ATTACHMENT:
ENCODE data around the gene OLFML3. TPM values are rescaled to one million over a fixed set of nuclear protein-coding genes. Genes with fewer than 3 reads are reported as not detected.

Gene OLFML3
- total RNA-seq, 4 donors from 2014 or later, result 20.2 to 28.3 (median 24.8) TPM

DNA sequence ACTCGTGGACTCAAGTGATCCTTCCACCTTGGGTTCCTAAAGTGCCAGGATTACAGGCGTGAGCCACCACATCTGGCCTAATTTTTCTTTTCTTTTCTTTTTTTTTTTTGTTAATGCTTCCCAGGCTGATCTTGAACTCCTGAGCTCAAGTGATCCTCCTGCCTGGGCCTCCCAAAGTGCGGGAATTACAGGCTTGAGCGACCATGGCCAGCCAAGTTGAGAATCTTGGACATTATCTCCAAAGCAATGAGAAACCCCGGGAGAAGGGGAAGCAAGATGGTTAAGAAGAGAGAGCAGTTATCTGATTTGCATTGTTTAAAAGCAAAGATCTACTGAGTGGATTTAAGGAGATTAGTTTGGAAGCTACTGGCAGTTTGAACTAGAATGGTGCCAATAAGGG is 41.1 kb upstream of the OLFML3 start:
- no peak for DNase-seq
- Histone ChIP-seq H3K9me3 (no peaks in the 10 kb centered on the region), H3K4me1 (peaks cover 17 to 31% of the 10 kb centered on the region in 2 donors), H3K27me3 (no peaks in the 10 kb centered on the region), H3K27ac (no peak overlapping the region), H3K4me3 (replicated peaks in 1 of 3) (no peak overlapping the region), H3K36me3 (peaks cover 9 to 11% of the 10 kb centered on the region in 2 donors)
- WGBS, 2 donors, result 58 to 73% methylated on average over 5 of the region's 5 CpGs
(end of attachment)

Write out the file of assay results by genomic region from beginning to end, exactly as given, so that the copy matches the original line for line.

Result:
ENCODE data around the gene OLFML3. TPM values are rescaled to one million over a fixed set of nuclear protein-coding genes. Genes with fewer than 3 reads are reported as not detected.

Gene OLFML3
- total RNA-seq, 4 donors from 2014 or later, result 20.2 to 28.3 (median 24.8) TPM

DNA sequence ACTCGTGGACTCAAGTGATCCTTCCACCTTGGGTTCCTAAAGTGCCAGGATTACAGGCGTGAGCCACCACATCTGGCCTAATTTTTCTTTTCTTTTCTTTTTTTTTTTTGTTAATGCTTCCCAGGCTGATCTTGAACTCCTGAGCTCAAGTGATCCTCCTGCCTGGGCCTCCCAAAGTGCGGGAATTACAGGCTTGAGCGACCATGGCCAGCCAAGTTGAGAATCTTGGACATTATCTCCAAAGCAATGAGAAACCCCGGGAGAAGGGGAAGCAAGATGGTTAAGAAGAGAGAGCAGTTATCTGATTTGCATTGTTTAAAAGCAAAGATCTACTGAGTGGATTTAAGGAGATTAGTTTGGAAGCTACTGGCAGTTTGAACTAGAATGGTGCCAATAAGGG is 41.1 kb upstream of the OLFML3 start:
- no peak for DNase-seq
- Histone ChIP-seq H3K9me3 (no peaks in the 10 kb centered on the region), H3K4me1 (peaks cover 17 to 31% of the 10 kb centered on the region in 2 donors), H3K27me3 (no peaks in the 10 kb centered on the region), H3K27ac (no peak overlapping the region), H3K4me3 (replicated peaks in 1 of 3) (no peak overlapping the region), H3K36me3 (peaks cover 9 to 11% of the 10 kb centered on the region in 2 donors)
- WGBS, 2 donors, result 58 to 73% methylated on average over 5 of the region's 5 CpGs